Article scientifique

C. Ribaudo, J. Tison-Rosebery, D. Buquet, G. Jan, A. Jamoneau, G. Abril, P. Anschutz and V. Bertrin
Invasive Aquatic Plants as Ecosystem Engineers in an Oligo-Mesotrophic Shallow Lake
Frontiers in Plant Science, 2018, 9, 1781.
Exotic hydrophytes are often considered as aquatic weeds, especially when forming dense mats on an originally poorly colonized environment. While management efforts and research are focused on the control and on the impacts of aquatic weeds on biodiversity, their influence on shallow lakes’ biogeochemical cycles is still unwell explored. The aim of the present study is to understand whether invasive aquatic plants may affect the biogeochemistry of shallow lakes and act as ecosystem engineers. We performed a multi-year investigation (2013–2015) of dissolved biogeochemical parameters in an oligo-mesotrophic shallow lake of south-west of France (Lacanau Lake), where wind-sheltered bays are colonized by dense mats of exotic Egeria densa Planch. and Lagarosiphon major (Ridl.) Moss. We collected seasonal samples at densely vegetated and plant-free areas, in order to extrapolate and quantify the role of the presence of invasive plants on the biogeochemistry, at the macrophyte stand scale and at the lake scale. Results revealed that elevated plant biomass triggers oxygen (O2), dissolved inorganic carbon (DIC) and nitrogen (DIN) stratification, with hypoxia events frequently occurring at the bottom of the water column. Within plants bed, elevated respiration rates generated important amounts of carbon dioxide (CO2), methane (CH4) and ammonium (NH4+). The balance between benthic nutrients regeneration and fixation into biomass results strictly connected to the seasonal lifecycle of the plants. Indeed, during summer, DIC and DIN regenerated from the sediment are quickly fixed into plant biomass and sustain elevated growth rates. On the opposite, in spring and autumn, bacterial and plant respiration overcome nutrients fixation, resulting in an excess of nutrients in the water and in the increase of carbon emission toward the atmosphere. Our study suggests that aquatic weeds may perform as ecosystem engineers, by negatively affecting local oxygenation and by stimulating nutrients regeneration.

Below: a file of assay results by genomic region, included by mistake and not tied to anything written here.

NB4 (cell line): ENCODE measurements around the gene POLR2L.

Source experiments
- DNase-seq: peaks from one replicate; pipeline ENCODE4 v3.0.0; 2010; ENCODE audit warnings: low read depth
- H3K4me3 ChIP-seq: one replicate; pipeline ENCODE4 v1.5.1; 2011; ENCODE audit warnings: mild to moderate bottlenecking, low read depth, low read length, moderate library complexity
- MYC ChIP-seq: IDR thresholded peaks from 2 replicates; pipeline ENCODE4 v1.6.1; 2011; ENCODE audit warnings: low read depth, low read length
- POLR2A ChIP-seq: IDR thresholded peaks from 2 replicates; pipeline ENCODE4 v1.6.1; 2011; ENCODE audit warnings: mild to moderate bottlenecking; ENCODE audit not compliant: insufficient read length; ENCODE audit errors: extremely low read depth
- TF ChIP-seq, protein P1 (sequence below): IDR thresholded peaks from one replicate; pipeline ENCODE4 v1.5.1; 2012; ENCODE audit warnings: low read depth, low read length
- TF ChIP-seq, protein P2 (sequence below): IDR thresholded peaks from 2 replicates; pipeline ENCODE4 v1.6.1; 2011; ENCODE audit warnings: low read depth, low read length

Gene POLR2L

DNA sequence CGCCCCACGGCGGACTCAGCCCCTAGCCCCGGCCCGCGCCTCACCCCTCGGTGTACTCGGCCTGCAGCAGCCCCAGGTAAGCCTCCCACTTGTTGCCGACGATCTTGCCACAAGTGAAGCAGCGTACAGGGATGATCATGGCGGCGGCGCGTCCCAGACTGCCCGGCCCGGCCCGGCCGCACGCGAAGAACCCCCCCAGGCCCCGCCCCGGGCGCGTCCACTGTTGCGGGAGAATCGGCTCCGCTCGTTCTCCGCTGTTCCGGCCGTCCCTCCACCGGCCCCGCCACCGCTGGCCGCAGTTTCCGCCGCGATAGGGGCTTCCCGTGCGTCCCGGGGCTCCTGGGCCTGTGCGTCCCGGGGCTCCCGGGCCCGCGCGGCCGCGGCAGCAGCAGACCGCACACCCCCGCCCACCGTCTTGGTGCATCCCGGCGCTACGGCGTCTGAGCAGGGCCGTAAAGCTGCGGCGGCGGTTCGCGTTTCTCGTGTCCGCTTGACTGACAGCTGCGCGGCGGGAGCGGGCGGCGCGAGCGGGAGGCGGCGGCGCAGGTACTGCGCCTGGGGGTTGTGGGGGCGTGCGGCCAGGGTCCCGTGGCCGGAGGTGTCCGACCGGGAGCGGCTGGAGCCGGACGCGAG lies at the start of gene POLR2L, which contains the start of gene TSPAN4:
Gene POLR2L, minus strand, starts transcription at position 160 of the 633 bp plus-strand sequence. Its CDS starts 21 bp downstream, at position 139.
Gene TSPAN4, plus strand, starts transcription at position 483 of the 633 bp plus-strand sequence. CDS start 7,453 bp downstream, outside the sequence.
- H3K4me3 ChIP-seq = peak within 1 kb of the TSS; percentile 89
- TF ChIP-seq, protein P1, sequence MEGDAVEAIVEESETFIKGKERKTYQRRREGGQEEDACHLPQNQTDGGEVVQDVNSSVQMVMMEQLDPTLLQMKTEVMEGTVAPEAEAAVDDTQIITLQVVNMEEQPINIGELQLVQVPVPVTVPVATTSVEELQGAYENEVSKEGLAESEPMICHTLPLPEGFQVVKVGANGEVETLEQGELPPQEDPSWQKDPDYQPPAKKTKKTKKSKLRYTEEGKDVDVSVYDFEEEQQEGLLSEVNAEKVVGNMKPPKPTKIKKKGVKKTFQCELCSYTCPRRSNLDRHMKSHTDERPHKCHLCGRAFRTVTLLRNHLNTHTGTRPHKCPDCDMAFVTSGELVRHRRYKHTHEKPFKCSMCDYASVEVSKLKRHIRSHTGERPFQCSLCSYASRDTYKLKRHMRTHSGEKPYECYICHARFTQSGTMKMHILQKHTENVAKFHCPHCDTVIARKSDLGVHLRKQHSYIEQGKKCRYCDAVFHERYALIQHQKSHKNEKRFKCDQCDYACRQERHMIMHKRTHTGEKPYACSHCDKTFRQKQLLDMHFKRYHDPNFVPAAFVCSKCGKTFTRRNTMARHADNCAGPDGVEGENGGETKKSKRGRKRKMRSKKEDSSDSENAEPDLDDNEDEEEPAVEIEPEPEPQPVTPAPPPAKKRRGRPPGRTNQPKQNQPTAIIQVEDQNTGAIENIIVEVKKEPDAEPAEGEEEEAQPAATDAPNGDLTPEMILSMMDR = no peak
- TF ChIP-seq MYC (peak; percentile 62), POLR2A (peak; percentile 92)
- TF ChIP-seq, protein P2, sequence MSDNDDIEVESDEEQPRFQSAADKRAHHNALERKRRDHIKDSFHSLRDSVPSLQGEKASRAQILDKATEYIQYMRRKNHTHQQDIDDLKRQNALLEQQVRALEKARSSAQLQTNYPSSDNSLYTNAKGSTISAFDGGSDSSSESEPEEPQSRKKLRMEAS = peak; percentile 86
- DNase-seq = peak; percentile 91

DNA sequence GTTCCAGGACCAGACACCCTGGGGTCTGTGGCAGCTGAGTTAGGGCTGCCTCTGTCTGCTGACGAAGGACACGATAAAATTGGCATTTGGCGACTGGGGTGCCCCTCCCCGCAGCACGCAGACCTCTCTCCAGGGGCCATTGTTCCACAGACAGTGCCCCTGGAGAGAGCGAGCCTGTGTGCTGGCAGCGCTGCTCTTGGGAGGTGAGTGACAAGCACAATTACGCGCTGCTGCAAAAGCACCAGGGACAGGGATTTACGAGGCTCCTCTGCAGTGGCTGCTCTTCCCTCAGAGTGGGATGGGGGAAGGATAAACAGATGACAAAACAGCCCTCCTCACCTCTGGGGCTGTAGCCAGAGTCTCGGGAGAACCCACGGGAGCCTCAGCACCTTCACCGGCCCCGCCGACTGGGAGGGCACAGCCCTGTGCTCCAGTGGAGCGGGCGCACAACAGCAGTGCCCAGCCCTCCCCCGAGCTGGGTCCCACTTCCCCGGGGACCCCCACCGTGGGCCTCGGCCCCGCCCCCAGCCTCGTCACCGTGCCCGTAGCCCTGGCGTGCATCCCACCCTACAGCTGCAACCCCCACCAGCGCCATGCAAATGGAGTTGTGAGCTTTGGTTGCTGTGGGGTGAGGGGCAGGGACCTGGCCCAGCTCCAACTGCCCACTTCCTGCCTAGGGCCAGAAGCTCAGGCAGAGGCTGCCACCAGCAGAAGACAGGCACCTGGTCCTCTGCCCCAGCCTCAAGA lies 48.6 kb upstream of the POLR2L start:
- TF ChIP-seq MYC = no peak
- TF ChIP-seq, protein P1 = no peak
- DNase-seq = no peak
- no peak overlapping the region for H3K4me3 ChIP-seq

Keywords: carbon emission, methane, hypoxia, water stratification, nutrients regeneration, seasonal, primary production, exotic plants

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